Definition of Shock
Shock is circulatory insufficiency caused by tissue oxygen delivery that is insufficient to meet oxygen demands. The result of shock is global hypoperfusion or tissue hypoxia and is manifested by ? venous oxygen content and a metabolic acidosis (lactic acidosis).
Types of Shock
Hypovolemic shock: a volume problem most commonly due to hemorrhage or other fluid losses from vomiting, diarrhea, polyuria, or excessive sweating.
Cardiogenic shock: a pump problem most commonly due to a damaged myocardium secondary to a myocardial infarction or cardiomyopathy.
Distributive or Vasodilatory shock: due to vascular dilatation. This is a resistance problem. The etiology may be the release of vasoactive mediators, or the vasodilatory effect of medications in an overdose. Anaphylactic shock: a form of distributive shock observed in severe allergic reactions secondary to vasoactive mediators
Septic shock: a form of distributive shock in which inflammatory mediators cause increased ?, all of which contribute to the shock state.
Neurogenic shock is another form of distributive shock due to the loss of ?
Obstructive shock: due to a mechanical obstruction to flow. Examples are the cardiovascular collapse that accompanies ?.
Scope of the problem: Sepsis is responsible for 210,000 deaths (9%) per year in the United States, more than lung or breast cancer (200,000 deaths per year) or acute myocardial infarction (180,000 deaths per year). Sepsis consumes over $50 billion in health care resource consumption each year, the most expensive diagnosis among patients admitted to hospitals. The mortality rates from sepsis, severe sepsis and septic shock are ? respectively.
Definitions and Pathophysiology: An organism enters the body and triggers a systemic response that creates a systemic inflammatory response syndrome (SIRS). This reaction may eliminate the pathogen, or may create a generalized response. This process leads to the release of ? mediators and activates the ?. The damaged endothelium inhibits adequate tissue oxygenation. The combination of ? is by definition: sepsis. When the process of inflammation and inadequate tissue oxygenation progresses to ?, this is by definition: severe sepsis. As multiple organs are affected irreversible shock ensues and this is by definition: septic shock (Figure 1 and Table 1 ).
SIRS criteria -- page 16
Risk factors for sepsis include ?
Vital Signs: The patient can be hypotensive, tachycardic, tachypneic, and either febrile or hypothermic. The blood pressure can be normal, however. Pulse pressure (systolic minus diastolic) can be ? early in shock. A shock index (?) > 1 should increase suspicion for sepsis. Head and neck: Infections can be present in the soft tissue of the face, periorbital area, sinuses and throat. IV drug users are at risk for ? in the cervical or other areas of the spine.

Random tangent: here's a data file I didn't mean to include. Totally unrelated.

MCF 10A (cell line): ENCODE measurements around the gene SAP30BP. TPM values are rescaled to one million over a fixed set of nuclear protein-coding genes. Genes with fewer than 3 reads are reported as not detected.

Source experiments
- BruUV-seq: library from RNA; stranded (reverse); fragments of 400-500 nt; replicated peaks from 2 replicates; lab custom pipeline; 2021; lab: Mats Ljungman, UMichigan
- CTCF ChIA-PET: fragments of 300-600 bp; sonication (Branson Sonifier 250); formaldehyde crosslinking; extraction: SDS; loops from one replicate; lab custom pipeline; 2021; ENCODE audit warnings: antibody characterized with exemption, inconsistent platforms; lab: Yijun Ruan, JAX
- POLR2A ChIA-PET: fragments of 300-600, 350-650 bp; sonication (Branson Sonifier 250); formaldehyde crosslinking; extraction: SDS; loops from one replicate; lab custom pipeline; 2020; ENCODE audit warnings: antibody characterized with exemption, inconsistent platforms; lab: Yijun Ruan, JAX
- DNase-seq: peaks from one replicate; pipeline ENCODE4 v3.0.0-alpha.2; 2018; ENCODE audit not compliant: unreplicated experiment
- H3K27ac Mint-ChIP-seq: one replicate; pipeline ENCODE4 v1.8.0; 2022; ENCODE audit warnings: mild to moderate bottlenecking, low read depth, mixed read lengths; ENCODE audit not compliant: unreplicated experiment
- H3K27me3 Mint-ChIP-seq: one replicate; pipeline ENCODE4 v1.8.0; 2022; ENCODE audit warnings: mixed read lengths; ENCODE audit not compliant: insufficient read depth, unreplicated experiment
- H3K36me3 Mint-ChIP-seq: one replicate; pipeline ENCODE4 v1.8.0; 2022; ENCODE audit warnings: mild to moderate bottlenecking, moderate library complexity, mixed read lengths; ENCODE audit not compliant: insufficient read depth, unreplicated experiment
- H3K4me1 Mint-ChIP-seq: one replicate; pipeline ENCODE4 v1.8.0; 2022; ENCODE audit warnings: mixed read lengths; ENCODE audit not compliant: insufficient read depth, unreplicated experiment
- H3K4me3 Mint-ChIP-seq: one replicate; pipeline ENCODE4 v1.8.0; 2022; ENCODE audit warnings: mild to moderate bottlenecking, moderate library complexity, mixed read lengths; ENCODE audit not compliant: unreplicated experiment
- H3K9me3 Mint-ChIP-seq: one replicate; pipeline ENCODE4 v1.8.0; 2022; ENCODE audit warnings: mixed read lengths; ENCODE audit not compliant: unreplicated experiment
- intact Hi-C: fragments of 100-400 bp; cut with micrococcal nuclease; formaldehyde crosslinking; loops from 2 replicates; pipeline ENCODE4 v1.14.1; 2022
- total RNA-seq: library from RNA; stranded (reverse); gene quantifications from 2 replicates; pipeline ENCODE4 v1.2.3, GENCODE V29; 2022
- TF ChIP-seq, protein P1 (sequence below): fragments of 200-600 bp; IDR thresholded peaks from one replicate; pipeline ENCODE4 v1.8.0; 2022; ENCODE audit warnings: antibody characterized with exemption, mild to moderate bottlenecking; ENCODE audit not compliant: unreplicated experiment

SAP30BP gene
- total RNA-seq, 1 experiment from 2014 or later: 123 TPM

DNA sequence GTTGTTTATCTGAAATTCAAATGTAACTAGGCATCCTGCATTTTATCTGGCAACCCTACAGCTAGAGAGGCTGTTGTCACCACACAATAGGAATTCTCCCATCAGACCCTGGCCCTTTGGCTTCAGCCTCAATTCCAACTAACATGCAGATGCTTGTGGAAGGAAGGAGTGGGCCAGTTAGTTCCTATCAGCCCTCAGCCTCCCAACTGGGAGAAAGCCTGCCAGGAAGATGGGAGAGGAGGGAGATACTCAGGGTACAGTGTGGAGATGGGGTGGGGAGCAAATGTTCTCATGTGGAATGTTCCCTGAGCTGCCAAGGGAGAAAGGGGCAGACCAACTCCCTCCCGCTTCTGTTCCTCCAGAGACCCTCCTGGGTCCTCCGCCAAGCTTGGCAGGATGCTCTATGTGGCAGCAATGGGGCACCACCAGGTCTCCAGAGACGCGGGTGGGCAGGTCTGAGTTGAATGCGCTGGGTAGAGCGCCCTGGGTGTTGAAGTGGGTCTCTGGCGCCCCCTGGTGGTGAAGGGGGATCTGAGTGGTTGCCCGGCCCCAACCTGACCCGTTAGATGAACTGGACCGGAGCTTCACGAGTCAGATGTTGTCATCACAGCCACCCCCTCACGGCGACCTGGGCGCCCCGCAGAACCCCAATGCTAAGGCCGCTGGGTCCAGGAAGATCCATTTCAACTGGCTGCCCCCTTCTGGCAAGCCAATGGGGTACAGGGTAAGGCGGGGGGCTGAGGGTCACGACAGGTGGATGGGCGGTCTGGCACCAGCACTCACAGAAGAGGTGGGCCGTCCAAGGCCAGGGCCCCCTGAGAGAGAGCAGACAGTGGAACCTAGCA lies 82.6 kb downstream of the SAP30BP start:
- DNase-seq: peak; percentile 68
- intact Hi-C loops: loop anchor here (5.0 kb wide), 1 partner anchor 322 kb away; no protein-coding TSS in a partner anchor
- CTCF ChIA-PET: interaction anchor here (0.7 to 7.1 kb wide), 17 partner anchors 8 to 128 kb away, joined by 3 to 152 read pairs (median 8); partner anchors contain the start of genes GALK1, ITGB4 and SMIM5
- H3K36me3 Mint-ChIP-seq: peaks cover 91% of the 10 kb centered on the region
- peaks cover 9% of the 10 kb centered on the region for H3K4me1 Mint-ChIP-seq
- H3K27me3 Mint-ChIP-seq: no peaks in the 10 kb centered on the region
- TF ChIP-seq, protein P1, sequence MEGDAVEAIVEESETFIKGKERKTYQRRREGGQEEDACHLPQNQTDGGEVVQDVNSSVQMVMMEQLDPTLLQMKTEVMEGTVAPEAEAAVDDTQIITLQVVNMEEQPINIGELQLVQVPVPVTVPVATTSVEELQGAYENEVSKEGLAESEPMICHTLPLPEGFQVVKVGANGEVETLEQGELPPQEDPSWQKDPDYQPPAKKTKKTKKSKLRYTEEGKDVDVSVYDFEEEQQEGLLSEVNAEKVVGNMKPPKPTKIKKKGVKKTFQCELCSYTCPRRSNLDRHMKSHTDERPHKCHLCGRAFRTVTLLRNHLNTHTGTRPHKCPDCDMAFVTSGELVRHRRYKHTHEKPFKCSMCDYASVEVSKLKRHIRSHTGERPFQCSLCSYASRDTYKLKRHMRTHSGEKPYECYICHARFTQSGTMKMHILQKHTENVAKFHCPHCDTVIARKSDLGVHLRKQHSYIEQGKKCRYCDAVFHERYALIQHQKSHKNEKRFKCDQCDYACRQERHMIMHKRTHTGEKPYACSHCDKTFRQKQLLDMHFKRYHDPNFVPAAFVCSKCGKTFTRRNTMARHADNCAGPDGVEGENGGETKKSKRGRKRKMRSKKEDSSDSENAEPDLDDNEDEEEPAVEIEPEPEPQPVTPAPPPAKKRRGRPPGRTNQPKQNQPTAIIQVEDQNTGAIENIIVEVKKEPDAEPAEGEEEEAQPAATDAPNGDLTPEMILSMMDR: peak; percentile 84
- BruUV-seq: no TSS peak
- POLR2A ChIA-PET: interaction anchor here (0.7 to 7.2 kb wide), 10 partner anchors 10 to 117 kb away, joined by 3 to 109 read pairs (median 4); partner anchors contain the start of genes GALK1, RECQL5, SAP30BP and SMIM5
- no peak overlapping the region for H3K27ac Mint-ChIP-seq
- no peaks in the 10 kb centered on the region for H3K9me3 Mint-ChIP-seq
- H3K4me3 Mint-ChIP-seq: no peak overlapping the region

Pulmonary: Increased minute ventilation is often a compensatory response to a metabolic acidosis. Patient may have crackles or wheezes if a pneumonia or adult respiratory distress syndrome (ARDS) is present.
Cardiovascular: An S3 may be heard in the high cardiac output state of distributive shock. Myocardial ischemia can result in dysrhythmias and poor cardiac function with signs of heart failure including jugular venous distention.
Abdomen: An abdominal exam can give clues to the source of sepsis in cases of cholecystitis, diverticulitis and mesenteric ischemia. Decreased or absent bowel sounds can be indicative of ?, evidence of organ dysfunction.
Genitourinary: CV A tenderness can indicate pyelonephritis, a common source of sepsis. Tenderness or purulent discharge on pelvic exam could represent a ?. In men, ? have been associated with sepsis. A tender fluctuant mass on rectal exam represent a rectal abscess.
Extremities and soft tissue: Warm tender joints with effusion could represent a septic joint. Soft tissue infections, cellulitis, and abscesses can lead to sepsis. ? is a severe form of cellulitis caused by gas-forming organisms.
-CBC with differential: Identifies a possible SIRS criteria (WBC or bandemia), indicates need for transfusion (Hgb/Hct), and marker of organ dysfunction ( ?).
-Electrolytes: Gives organ dysfunction variables (BUN/Cr and hyperglycemia), elevated anion gap can be indicative of metabolic acidosis
LFTs and Coagulation studies: markers of organ dysfunction (hepatic) CXR: Identify pneumonia or ARDS
Urinalysis, Urine culture and Blood cultures: Identify source of infection
AAS: Identify ileus or other findings consistent with abdominal source of infection
CT and LP: Identify source of infection
ABG: Identify lung injury or signs of impending respiratory failure Lactic Acid: Important test to quantify the extent of anaerobic metabolism secondary to tissue hypoperfusion.